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Curr Opin Neurobiol. 2011 Dec;21(6):842-8. doi: 10.1016/j.conb.2011.04.010. Epub 2011 May 24.

Neurobiology of obsessive-compulsive disorder: insights into neural circuitry dysfunction through mouse genetics.

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Department of Neurobiology, Duke University Medical Center, Durham, NC 27710, USA.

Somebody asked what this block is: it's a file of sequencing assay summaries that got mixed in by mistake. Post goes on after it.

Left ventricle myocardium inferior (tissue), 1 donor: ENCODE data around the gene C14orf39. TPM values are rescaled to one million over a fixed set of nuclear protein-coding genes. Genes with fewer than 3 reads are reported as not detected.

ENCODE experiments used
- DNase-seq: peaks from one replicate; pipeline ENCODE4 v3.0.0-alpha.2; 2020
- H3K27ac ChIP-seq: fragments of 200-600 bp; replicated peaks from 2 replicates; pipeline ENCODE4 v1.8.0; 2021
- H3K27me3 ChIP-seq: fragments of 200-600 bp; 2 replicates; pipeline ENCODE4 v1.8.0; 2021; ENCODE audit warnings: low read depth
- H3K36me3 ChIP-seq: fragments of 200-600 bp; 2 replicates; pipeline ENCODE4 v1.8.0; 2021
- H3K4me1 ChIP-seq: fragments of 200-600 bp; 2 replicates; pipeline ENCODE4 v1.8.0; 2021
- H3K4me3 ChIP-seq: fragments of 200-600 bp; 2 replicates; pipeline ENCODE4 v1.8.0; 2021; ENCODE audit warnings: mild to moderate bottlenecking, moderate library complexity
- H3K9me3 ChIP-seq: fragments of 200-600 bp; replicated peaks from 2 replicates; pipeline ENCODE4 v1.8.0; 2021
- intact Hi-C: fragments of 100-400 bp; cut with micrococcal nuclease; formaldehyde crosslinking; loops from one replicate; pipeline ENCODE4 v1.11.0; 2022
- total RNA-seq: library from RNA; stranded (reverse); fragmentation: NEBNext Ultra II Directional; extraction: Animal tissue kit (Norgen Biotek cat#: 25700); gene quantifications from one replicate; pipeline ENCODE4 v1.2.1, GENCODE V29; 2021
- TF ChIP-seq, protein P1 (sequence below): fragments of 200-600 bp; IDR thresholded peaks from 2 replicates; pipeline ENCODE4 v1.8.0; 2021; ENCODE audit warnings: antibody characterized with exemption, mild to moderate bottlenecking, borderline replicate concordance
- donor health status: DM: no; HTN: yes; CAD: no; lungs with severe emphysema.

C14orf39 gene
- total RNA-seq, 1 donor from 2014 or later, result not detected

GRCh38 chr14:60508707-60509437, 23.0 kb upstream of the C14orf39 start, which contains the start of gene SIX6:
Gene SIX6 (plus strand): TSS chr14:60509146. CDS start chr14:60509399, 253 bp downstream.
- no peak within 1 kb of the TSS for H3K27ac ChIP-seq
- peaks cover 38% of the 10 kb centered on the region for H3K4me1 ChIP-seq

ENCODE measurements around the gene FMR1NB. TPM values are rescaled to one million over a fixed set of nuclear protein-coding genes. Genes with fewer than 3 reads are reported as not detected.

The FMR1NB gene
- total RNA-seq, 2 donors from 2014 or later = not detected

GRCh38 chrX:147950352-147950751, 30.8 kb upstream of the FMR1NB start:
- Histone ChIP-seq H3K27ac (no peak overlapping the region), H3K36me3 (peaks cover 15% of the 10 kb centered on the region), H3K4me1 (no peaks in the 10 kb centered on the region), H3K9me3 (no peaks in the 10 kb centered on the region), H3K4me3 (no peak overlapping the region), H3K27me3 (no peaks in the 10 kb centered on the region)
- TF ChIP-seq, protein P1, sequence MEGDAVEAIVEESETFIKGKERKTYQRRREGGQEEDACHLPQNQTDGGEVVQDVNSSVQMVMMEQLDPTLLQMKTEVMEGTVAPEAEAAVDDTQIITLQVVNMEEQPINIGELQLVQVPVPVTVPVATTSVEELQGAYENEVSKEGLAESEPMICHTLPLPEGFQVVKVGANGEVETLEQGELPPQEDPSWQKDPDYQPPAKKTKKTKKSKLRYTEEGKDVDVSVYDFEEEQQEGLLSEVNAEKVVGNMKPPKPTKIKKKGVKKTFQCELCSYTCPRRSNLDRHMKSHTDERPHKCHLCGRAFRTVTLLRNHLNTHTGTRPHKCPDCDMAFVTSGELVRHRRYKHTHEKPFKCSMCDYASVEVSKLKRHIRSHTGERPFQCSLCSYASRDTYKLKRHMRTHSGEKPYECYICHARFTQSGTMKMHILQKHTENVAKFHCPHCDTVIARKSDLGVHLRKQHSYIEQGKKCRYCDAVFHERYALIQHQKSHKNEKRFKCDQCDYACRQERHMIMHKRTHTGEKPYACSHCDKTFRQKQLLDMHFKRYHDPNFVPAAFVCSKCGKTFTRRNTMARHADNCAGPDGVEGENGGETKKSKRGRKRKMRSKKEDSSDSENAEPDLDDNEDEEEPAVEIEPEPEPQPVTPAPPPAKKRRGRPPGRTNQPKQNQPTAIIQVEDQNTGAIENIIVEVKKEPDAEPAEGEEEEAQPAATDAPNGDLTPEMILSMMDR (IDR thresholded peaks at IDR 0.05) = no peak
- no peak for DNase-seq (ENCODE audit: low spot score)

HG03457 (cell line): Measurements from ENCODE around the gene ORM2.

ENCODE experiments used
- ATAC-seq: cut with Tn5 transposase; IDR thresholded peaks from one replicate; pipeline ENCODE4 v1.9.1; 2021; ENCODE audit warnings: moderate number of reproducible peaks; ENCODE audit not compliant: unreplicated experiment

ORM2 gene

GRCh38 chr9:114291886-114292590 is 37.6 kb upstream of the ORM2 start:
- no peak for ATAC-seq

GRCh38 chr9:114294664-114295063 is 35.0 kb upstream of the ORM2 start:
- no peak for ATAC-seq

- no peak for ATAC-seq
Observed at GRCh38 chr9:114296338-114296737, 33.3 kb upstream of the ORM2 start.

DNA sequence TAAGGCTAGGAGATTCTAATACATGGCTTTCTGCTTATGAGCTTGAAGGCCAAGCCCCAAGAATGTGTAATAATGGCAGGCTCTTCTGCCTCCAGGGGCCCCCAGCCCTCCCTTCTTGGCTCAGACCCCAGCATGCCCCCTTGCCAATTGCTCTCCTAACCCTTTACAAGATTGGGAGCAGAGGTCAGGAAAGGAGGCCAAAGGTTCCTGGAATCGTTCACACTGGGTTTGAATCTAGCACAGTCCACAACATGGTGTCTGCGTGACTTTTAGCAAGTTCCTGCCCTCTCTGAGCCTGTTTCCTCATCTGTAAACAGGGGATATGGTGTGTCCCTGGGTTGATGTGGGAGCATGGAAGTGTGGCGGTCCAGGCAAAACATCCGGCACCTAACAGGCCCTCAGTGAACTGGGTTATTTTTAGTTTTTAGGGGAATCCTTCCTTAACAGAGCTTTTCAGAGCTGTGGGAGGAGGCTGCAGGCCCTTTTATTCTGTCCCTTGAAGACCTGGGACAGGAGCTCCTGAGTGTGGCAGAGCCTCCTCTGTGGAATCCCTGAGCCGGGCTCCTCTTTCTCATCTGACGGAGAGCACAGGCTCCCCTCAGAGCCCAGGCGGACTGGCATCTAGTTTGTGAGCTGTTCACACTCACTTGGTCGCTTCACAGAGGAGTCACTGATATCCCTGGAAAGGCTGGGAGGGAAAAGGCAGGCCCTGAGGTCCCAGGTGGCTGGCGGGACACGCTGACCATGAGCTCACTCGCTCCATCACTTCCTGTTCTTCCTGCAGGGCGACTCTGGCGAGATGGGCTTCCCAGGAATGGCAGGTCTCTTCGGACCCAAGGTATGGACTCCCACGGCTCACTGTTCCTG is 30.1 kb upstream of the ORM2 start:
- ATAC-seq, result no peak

The precise causal factors for obsessive-compulsive disorder (OCD) are not known, although, decades of research have honed in on the cortico-striatal-thalamo-cortical (CSTC) circuitry in the brain as a critical pathway involved in obsessions and the intimately linked compulsive-repetitive behaviors. Recent progress in human and mouse genetics have led to the identification of novel candidate susceptibility genes, which in turn have facilitated a more focused approach to unraveling the nature of circuitry dysfunction in OCD. The ability to perform invasive techniques in genetic animal models of OCD will be crucial for rapid advances in this field, and as such we review the most recent developments and highlight the importance of searching out common circuitry defects underlying compulsive-repetitive behaviors.

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